Lightbox Loves: The future of Christmas Ads?

With the smell of mulled wine and mince pies getting stronger, Christmas will soon be with us. Whilst many vent their frustration with the ever earlier festivities, the launch of the year’s Christmas ads still seems universally loved.

Hotly anticipated every year is John Lewis. Their £7 million ad showcasing Elton John’s biographic, certainly delivered this year. True to form, it was an emotionally charged piece, showing that ‘some gifts are more than just a gift’ as we follow Elton John, Benjamin Button style, from present day to receiving his first gift as a child, a piano. A piano that started his spectacular career.

It’s not new news to say that Nov/Dec advertising is extremely competitive, and during a time where every brand is pushing similar messages, there’s a risk of consumers becoming emotionally numb to ads. A recent report from Retail Gazette hints towards this, reporting that John Lewis sales are down 1.6% year-on-year. Given this, there could be an argument for brands to take a different approach.

M&S seem to think so. This year, “M&S has decided to ditch blockbuster ads for a digital first campaign”. M&S’ marketing director Nathan Ansell is taking advantage of new routes to purchase, saying it’s “about moving into things like Instagram shopping [and] Google Shopping”, taking a fresh approach to reaching customers.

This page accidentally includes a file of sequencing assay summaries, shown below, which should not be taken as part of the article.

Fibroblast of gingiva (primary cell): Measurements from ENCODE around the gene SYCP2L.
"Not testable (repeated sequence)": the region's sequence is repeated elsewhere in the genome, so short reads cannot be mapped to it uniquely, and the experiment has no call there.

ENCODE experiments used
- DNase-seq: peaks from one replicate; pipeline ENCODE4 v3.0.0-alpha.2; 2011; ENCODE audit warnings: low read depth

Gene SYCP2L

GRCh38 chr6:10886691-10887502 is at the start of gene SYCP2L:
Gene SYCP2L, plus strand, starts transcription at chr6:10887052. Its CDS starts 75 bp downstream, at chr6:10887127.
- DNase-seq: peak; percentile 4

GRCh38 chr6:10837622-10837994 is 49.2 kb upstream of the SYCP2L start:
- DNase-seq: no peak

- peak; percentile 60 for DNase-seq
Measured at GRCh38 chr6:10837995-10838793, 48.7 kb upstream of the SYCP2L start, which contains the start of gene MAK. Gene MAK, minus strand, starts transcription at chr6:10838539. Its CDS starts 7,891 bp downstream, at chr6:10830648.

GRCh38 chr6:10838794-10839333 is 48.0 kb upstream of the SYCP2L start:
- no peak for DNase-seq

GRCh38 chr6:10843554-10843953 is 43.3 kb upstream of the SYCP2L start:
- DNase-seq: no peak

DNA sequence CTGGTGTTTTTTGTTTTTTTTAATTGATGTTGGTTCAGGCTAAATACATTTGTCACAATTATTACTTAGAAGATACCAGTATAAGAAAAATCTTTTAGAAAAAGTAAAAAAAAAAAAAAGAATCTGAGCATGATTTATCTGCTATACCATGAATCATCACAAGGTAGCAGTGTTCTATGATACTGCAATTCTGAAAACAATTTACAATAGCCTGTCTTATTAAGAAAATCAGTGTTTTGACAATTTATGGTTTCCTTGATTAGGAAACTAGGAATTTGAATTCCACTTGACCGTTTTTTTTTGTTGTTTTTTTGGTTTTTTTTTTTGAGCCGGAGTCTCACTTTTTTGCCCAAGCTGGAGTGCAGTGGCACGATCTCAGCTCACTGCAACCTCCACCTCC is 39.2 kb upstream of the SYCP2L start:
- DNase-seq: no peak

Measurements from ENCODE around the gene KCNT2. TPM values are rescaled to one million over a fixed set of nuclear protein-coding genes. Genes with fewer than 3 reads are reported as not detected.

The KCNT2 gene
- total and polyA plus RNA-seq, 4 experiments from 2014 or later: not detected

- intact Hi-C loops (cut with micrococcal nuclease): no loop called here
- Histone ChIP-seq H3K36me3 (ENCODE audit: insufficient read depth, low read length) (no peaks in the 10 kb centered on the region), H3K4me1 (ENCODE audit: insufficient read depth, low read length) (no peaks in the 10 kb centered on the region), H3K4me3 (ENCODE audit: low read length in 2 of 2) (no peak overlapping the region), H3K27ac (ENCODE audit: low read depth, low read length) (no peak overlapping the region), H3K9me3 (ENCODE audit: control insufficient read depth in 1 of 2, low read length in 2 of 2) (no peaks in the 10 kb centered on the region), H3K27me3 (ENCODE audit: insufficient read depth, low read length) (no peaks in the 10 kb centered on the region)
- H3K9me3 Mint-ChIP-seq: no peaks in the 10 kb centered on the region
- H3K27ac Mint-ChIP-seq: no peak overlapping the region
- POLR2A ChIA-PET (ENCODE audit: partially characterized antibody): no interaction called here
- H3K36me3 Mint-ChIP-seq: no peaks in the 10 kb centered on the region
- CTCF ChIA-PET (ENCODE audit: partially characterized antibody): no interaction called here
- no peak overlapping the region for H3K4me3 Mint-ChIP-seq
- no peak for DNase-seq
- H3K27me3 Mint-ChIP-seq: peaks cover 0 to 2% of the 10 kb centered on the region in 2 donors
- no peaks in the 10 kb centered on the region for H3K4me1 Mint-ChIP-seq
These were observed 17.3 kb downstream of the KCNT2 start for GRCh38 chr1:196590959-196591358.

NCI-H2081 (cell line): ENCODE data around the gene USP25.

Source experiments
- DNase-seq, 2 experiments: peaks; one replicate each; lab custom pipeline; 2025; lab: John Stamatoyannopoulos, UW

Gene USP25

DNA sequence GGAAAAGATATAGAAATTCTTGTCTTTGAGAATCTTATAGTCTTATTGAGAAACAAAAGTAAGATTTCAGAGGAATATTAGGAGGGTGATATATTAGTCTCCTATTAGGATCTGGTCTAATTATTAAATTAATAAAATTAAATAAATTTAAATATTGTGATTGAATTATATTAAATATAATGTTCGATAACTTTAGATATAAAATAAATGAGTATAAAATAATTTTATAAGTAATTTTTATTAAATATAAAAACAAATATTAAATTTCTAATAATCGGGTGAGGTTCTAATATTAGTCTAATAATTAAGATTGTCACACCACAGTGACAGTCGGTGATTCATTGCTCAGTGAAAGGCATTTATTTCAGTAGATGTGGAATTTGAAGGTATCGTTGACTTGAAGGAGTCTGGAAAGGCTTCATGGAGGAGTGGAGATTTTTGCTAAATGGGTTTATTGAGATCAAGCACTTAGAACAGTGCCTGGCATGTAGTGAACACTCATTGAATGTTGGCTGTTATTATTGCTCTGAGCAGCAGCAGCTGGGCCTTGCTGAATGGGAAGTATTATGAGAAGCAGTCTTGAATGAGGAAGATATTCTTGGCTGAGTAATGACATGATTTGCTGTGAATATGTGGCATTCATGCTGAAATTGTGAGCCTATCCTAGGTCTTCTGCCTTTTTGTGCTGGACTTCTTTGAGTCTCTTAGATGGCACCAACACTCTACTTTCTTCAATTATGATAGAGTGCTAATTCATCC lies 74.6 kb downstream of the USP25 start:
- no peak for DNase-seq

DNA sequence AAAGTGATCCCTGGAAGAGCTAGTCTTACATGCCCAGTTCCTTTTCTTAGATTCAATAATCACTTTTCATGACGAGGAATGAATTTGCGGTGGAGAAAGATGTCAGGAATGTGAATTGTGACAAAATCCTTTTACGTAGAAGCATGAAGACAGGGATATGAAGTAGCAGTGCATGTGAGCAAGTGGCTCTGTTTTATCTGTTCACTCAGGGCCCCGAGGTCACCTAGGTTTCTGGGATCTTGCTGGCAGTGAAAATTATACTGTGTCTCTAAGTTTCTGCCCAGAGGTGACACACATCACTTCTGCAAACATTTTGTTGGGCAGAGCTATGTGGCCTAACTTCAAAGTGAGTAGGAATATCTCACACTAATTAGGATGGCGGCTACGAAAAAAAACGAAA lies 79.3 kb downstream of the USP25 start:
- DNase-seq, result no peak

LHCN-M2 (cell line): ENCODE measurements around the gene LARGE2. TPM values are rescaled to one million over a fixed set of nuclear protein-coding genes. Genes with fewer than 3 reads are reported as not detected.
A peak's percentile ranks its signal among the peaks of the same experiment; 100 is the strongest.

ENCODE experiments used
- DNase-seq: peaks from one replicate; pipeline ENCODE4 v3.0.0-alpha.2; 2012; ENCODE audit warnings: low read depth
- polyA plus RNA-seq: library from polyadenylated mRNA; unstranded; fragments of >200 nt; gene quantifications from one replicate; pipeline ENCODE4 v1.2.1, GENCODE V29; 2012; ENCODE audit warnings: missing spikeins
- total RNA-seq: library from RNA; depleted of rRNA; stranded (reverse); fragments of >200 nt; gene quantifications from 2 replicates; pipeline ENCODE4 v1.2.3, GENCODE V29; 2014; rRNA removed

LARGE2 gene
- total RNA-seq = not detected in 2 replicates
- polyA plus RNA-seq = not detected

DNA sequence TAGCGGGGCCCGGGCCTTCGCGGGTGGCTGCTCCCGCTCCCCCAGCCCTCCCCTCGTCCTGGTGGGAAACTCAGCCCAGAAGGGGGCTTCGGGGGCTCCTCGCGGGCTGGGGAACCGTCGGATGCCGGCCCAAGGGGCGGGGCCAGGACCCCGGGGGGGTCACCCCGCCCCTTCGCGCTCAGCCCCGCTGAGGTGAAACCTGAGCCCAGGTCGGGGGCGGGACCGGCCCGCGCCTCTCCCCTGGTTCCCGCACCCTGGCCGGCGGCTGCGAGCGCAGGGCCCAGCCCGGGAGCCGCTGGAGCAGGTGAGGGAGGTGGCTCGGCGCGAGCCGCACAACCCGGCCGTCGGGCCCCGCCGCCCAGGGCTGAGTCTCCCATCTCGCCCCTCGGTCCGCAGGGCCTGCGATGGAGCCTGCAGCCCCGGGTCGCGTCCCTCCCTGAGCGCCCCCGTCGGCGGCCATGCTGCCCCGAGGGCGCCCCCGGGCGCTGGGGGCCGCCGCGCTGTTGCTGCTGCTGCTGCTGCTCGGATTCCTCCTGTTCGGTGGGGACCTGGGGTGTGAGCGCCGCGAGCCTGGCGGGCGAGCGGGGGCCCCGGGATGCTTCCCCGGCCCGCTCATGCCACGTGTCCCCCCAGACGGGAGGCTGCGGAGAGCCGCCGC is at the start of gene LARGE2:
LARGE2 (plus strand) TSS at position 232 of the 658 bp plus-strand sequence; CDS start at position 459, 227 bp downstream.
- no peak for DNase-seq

Another new approach this year comes in the form of brand’s cross promoting each other. Taking themselves less seriously and getting in the festive spirit. Aldi & Coca Cola, M&S and Sainsbury’s to name two examples, are happy to like share and interact with each other’s campaigns.


Yet another tact comes from Iceland. At a time of mass consumerism, the brand used their Christmas showpiece to share sage advice and warn against the dangers of Palm Oil. A fantastic message helped by a controversial ban sent the social chatter rocketing. Iceland and associated conversation reached a huge 65K mentions on the day of going live, with JL achieving shy of this, with 50k mentions despite having the benefit of being on TV.

John Lewis lead the emotive brand ad charge this year, but there are some competitors taking different tact’s, much to the public’s enjoyment. This behaviour could pave the way for some innovative ads in future Christmas seasons, though the public might start to miss the big emotional splashes made by brands every November. What can be guaranteed, is that regardless of the approach, Christmas ads will continue to be eagerly anticipated and reviewed with great vigour.